The King of Cats
As we were heading to Rebecca’s car, we saw something dart out of the light spilling out from the porch. It was so huge, I was sure it had been a raccoon or small bear, but Rebecca knew better. She followed it into the shadows, and after some wrangling, produced a magnificent Norwegian Forest Cat. This was really exciting for me, as seeing one was on my Norwegian Bucket List. I love cats, particularly large and fluffy cats, and Norwegian forest cats are just that. For those that aren’t familiar, I like to describe them as cats that look like they eat Maine Coon cats. This particular cat was a bit squirmy, but I was able to run my fingers once or twice through its glorious coat, which I treasured.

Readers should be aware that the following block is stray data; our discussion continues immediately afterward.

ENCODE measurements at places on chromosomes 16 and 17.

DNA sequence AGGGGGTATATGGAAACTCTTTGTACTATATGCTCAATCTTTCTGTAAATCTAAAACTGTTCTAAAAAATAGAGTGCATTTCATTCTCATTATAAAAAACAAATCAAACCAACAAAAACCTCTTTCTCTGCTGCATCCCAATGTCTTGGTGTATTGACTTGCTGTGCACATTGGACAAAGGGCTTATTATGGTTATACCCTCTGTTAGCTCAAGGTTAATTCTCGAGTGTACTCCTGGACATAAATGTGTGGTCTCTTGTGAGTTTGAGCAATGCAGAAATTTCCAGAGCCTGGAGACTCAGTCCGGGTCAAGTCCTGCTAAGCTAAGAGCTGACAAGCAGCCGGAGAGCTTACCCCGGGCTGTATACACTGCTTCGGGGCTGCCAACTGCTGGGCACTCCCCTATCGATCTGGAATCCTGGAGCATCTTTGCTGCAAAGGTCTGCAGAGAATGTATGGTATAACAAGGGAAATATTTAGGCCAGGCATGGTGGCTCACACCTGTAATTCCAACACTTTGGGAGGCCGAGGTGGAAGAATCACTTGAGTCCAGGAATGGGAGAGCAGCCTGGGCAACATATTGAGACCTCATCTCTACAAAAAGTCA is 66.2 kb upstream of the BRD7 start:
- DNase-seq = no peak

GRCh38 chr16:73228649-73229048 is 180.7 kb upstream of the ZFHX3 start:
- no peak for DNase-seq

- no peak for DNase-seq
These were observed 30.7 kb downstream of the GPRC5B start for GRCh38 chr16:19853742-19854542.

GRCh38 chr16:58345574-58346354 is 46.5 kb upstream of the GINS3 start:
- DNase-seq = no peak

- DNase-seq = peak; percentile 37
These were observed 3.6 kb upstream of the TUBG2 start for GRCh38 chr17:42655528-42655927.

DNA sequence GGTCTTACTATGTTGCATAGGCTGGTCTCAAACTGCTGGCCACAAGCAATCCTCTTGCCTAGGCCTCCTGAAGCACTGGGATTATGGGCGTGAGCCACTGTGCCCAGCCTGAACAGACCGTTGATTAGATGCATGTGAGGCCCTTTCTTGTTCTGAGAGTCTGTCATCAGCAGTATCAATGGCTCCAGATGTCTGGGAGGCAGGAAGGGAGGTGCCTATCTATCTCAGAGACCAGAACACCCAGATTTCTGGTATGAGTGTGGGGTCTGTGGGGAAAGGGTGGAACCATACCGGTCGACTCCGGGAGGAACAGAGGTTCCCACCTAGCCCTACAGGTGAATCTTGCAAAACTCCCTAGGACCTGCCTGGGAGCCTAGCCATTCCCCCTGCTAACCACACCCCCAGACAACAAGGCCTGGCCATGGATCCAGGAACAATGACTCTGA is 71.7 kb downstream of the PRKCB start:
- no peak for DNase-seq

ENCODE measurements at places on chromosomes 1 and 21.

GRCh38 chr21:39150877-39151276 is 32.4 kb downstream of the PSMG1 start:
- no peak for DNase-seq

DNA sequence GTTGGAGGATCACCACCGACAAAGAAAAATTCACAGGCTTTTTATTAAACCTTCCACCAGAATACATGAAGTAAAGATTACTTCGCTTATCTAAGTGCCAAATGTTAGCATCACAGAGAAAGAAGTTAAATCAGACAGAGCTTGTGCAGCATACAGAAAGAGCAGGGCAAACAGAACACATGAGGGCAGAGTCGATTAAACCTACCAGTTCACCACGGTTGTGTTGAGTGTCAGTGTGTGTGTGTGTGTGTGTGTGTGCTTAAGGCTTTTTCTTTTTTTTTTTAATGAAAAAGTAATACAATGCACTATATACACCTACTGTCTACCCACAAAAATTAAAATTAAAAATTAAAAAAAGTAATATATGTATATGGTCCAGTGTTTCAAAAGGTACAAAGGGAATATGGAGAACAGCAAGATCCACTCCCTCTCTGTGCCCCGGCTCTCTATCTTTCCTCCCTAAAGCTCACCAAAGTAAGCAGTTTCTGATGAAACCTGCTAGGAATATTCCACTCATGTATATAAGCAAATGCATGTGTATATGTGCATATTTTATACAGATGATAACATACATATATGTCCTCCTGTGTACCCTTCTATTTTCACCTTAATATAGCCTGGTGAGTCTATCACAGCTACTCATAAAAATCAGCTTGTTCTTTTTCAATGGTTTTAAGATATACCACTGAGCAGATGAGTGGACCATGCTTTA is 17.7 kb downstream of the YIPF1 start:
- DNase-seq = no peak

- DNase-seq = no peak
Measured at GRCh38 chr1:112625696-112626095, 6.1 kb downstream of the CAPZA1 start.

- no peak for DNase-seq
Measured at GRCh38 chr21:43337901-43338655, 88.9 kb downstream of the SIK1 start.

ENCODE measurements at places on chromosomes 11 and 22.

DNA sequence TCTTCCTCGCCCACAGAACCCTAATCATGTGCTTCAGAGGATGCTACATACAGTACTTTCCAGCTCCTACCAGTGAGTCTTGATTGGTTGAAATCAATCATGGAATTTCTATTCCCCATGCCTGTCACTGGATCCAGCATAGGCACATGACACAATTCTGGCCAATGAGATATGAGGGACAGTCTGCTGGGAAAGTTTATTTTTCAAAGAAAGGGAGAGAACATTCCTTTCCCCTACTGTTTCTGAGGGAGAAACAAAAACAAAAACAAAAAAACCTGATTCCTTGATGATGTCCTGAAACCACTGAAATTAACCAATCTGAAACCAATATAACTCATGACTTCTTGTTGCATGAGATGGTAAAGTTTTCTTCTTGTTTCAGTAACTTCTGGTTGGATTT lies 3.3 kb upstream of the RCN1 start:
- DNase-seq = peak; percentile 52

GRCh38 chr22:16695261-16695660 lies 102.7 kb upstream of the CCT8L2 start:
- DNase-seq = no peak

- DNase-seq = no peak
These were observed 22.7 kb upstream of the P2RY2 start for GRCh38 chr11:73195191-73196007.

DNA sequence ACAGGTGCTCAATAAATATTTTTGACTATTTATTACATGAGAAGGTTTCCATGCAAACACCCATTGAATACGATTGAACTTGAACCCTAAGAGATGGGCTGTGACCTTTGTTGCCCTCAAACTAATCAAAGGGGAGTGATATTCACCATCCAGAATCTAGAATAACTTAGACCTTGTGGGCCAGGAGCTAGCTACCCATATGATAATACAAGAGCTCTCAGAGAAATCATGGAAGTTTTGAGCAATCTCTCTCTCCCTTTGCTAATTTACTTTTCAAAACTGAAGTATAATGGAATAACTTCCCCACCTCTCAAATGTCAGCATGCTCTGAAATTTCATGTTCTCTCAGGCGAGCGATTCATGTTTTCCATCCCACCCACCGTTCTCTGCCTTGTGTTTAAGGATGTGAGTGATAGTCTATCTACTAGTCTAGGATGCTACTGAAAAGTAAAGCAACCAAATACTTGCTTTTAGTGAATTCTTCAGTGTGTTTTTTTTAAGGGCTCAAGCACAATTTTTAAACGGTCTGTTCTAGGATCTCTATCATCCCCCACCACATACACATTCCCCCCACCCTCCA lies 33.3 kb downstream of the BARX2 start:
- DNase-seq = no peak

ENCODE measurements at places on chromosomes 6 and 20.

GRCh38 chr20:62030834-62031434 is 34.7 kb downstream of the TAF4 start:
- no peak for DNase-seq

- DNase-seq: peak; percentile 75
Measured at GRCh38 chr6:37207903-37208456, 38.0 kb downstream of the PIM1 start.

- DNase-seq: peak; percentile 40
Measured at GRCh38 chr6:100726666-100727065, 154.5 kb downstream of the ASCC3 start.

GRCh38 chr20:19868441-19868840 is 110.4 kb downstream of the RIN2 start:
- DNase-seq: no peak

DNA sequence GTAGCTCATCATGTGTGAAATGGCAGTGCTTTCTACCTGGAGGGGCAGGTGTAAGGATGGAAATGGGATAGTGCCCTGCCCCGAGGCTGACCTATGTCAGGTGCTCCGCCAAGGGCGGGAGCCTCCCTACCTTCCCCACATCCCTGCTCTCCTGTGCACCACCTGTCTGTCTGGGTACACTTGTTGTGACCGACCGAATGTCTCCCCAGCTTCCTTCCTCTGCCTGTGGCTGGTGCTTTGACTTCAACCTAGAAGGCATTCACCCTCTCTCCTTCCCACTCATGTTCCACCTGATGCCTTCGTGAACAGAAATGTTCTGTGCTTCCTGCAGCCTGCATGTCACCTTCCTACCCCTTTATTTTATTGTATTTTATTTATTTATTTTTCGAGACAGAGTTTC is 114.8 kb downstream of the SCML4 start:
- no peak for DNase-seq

It was cold in the valley, but the sky was clear and full of stars, and the lit up houses on the mountainside looked like a second set of constellations.
The next morning, I woke up before sunrise and, after unsuccessfully raiding her kitchen for caffeine, contented myself to watch the sunrise from their living room.
Once the sun was a bit higher, I went for a (very cold!) photo walk about the property.